The Kind Heartfulness Podcast

The Kind Heartfulness podcast arose from the wisdom of Chokyi Nyima Rinpoche in consort with the activities Rangjung Yeshe Gomde Austria-Germany. Each year many brilliant Buddhist teachers, scholars and sublime meditators grace the programs and seminars of our meditation center nestled atop the beautiful hillside above Scharnstein Austria. Therefore, this podcast is a way to share some of their insight and wisdom with you. Additionally, we will introduce you to guests from all over the world of Buddhism to share fresh insights and new perspectives. Each episode we will explore the inner reaches of the heart, the mind, and the very nature of reality. We are in the process of establishing a fully accredited university, so in that spirit, we will have as our guests some of the greatest living Buddhist philosophers currently teaching in major universities. This is will be presented in a manner that is interesting, entertaining and enlightening for everyone who is curious. Please join us on our journey as we explore, with an open heart and an inquisitive mind, the very essence of what it means to be human.

Your host: Erric Solomon

Each episode is hosted by Erric Solomon, a noted author, Buddhist teacher and meditator. Erric is the co-author with Phakchok Rinpoche of Radically Happy: A user’s guide to the mind.

Episodes list

For our inaugural podcast, our guest is Chokyi Nyima Rinpoche— teacher, guide and inspiration for all of our activities. In this episode Rinpoche offers practical, yet profound advice on the key to living a happy and healthy life.

Chokyi Nyima Rinpoche is a world-renowned teacher and meditation master in the Kagyu and Nyingma traditions of Tibetan Buddhism.

Rinpoche is the founder and director of our meditation center, Rangjung Yeshe Gomde Austria-Germany.

Characterized by warmth, humor and wit, his teachings provide a unique opportunity to connect directly with Buddhism in a fresh, lively and timely manner.

You can find out more about his activities at https://shedrub.org/

Today we discuss the F-word, faith. Normally we think about faith as something we have or we don’t, and mostly we try to avoid the topic all together. Elizabeth and Erric playfully explore the activity of faith in practice. Uncovering a perhaps a more intriguing, gradual way to engage with faith, one you might not have expected. Elizabeth Mattis Namgyel has studied and practiced the Buddhadharma for over 35 years under the guidance of her root teacher Dzigar Kongtrul Rinpoche. She is the author of two books, The Power of an Open Question and The Logic of Faith. After completing a six year retreat, Kongtrul Rinpoche appointed her Retreat Master at the Samten Ling retreat center in Colorado. Elizabeth teaches about Buddhist practice all over the world and she holds degrees in Anthropology (BA) and Buddhist Studies (MA). You can learn more about her work at https://www.elizabethmattisnamgyel.com/.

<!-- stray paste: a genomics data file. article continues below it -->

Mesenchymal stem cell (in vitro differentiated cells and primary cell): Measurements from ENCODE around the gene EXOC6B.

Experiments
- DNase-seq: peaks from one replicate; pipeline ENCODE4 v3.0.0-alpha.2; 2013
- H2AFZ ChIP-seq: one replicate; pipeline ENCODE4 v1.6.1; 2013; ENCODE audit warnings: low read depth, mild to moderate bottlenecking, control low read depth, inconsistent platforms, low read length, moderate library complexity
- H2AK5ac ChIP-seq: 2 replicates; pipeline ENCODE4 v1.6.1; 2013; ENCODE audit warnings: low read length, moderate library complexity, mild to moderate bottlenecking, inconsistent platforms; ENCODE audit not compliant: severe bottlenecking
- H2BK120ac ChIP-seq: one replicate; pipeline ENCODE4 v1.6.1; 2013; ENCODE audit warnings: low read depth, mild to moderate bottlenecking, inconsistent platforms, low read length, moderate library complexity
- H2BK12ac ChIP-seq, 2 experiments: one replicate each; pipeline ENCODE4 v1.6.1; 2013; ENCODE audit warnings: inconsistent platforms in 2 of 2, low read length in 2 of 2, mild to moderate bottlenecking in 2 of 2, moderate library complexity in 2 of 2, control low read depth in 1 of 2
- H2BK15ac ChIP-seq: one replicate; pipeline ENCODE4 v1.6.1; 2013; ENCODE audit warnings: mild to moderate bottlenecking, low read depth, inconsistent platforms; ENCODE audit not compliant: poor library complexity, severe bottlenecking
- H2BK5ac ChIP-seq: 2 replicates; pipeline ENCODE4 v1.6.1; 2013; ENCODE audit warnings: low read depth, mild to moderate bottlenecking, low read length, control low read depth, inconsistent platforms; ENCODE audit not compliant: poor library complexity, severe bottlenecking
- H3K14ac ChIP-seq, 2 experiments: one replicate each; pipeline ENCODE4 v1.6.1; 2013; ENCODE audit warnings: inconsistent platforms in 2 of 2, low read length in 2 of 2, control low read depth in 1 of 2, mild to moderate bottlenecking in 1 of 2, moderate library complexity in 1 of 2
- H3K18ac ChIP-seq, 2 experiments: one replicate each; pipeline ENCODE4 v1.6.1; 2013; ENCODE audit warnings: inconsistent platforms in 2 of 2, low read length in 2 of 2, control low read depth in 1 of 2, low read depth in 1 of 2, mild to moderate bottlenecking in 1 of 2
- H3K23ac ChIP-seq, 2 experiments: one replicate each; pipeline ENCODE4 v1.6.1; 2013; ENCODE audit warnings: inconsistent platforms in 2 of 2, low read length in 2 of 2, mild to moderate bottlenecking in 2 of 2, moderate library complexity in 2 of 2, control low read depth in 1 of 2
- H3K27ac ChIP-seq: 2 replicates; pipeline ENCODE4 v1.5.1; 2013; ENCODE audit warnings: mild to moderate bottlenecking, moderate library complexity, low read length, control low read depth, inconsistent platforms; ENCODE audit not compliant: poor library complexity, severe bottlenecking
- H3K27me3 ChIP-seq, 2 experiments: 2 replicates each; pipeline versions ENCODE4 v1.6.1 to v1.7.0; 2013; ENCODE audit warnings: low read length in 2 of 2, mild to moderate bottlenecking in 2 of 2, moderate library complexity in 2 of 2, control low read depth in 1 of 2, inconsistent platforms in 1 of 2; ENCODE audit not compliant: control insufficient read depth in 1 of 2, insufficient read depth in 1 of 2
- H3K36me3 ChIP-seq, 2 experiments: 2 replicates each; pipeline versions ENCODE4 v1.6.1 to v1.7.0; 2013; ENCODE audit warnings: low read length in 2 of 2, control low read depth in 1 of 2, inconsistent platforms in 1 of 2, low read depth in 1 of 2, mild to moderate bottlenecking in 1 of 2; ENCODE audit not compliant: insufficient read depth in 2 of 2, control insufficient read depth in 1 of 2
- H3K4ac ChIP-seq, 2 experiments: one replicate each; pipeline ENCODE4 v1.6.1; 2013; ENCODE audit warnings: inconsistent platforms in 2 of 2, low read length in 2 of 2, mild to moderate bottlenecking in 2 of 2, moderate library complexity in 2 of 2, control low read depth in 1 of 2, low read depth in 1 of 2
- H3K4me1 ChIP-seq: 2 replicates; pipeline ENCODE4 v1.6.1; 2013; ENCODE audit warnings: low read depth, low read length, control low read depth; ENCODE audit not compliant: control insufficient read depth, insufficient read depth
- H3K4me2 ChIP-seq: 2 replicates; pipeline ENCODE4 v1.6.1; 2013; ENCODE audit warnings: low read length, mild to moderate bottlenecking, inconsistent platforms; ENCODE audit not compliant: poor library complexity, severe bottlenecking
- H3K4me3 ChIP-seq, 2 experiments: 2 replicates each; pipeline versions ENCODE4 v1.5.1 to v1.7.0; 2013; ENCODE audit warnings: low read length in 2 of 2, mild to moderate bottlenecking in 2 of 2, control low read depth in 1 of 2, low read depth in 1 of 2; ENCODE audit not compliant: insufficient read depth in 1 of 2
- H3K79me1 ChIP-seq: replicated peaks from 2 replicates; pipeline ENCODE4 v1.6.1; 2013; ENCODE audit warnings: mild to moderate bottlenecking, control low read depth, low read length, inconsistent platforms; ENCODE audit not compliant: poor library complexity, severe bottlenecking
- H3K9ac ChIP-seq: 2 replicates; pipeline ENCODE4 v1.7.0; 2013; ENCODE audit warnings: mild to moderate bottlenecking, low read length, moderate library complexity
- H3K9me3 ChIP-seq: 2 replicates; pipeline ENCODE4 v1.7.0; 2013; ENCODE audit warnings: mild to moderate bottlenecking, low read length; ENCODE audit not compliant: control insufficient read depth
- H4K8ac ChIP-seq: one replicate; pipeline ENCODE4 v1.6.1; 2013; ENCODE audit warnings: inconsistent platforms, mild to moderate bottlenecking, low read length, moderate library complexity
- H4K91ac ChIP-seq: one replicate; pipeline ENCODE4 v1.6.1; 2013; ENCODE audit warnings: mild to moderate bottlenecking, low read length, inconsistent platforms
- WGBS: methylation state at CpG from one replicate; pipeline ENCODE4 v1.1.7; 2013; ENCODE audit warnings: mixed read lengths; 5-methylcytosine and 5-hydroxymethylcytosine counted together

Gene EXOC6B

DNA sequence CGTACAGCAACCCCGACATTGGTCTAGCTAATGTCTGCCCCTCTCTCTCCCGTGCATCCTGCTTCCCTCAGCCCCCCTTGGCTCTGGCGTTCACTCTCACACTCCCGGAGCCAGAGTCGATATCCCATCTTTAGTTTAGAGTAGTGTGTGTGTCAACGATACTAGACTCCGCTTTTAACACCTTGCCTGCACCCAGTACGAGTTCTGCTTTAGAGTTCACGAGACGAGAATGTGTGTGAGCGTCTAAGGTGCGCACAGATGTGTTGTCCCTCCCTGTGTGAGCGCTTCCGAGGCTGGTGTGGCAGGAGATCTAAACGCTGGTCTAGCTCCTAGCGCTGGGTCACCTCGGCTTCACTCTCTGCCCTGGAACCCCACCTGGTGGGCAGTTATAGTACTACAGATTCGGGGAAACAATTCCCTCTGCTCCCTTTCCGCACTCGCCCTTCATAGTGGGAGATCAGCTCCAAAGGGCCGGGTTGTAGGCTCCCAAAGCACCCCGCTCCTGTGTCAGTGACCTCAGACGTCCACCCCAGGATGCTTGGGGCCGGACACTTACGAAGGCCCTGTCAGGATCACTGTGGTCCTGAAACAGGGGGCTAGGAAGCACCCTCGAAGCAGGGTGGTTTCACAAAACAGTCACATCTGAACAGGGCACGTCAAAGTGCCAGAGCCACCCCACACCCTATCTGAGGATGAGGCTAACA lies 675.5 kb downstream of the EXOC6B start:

In this episode, Erric speaks with Andy Karr about his wonderful new book “Into the Mirror: A Buddhist Journey through Mind, Matter, and the Nature of Reality.” In this book, Andy examines the materialism of the modern world through the lens of Buddhist logic and reasoning. In so doing the reader is offered and accessible and powerful method for investigating our mind and our assumptions about the world.

Andy is a Buddhist Teacher, Author and Photographer. You can learn more about him at his website https://www.andykarrauthor.com/.

Professor Julia Stenzel is our guest in this episode. Julia and Erric get together to discuss her fascinating work and recent special seminar on Compassion, according to the Buddhist teachings. They further explore Julia’s insight into how Buddhist compassion fits into a modern secular setting. Julia is the Director of Studies at Rangjung Yeshe Institute in Nepal where she is also an assistant professor. Julia also completed three traditional three years retreats. You can learn more about her work at https://ryi.org/julia-stenzel.
Today’s guest is Professor John D. Dunne. The topic of this episode is View, what is the meaning and the role of View in Buddhist philosophy and practice. The way we think about meditation practice has a profound effect on the result of our practice. Join John and Erric as they explore this crucial topic. John D. Dunne (PhD 1999, Harvard University)  holds the Distinguished Chair in Contemplative Humanities, an endowed position created through the Center for Healthy Minds at the University of Wisconsin–Madison.  He is also distinguished professor in the Department of Asian Languages & Cultures, where he currently serves as department Chair. You can learn more about his work at https://www.johnddunne.net/.
Today’s guest is Catherine Dalton. Catherine is a Tibetan to English translator and a PHD in Buddhist Studies from UC Berkley. She has translated several important Buddhist texts including Middle Beyond Extremes (2005), A Practice of Padmasambhava (2009), Vajra Wisdom (2011), and the Lalitavistarasūtra (2013). Catherine has been following Choki Nyima Rinpoche for 20 years, and translating for him for many of those years. Catherine takes us on a deep dive in the significance of syntax, talking about what Buddhist terms can and cannot be translated and why.